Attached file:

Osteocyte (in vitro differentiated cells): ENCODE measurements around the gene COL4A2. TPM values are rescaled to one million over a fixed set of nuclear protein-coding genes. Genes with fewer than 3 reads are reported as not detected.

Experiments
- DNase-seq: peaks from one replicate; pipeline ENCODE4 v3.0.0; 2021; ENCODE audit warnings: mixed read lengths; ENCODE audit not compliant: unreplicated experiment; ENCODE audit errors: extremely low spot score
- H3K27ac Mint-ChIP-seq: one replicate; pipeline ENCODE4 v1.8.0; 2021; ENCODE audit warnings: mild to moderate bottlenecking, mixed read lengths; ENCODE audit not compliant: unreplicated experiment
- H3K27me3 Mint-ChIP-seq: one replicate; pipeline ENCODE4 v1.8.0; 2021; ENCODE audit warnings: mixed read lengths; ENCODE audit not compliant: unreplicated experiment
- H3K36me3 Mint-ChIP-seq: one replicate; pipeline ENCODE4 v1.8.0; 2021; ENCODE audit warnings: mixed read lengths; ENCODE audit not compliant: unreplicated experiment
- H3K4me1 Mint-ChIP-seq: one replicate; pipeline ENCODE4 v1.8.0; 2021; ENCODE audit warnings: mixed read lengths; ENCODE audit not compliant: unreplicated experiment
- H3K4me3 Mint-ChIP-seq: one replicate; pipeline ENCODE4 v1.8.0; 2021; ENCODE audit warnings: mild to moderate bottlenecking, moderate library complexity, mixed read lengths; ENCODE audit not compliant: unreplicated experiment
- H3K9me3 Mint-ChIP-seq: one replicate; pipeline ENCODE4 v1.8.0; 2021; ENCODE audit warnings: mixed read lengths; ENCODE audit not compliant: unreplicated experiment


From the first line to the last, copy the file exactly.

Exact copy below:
Osteocyte (in vitro differentiated cells): ENCODE measurements around the gene COL4A2. TPM values are rescaled to one million over a fixed set of nuclear protein-coding genes. Genes with fewer than 3 reads are reported as not detected.

Experiments
- DNase-seq: peaks from one replicate; pipeline ENCODE4 v3.0.0; 2021; ENCODE audit warnings: mixed read lengths; ENCODE audit not compliant: unreplicated experiment; ENCODE audit errors: extremely low spot score
- H3K27ac Mint-ChIP-seq: one replicate; pipeline ENCODE4 v1.8.0; 2021; ENCODE audit warnings: mild to moderate bottlenecking, mixed read lengths; ENCODE audit not compliant: unreplicated experiment
- H3K27me3 Mint-ChIP-seq: one replicate; pipeline ENCODE4 v1.8.0; 2021; ENCODE audit warnings: mixed read lengths; ENCODE audit not compliant: unreplicated experiment
- H3K36me3 Mint-ChIP-seq: one replicate; pipeline ENCODE4 v1.8.0; 2021; ENCODE audit warnings: mixed read lengths; ENCODE audit not compliant: unreplicated experiment
- H3K4me1 Mint-ChIP-seq: one replicate; pipeline ENCODE4 v1.8.0; 2021; ENCODE audit warnings: mixed read lengths; ENCODE audit not compliant: unreplicated experiment
- H3K4me3 Mint-ChIP-seq: one replicate; pipeline ENCODE4 v1.8.0; 2021; ENCODE audit warnings: mild to moderate bottlenecking, moderate library complexity, mixed read lengths; ENCODE audit not compliant: unreplicated experiment
- H3K9me3 Mint-ChIP-seq: one replicate; pipeline ENCODE4 v1.8.0; 2021; ENCODE audit warnings: mixed read lengths; ENCODE audit not compliant: unreplicated experiment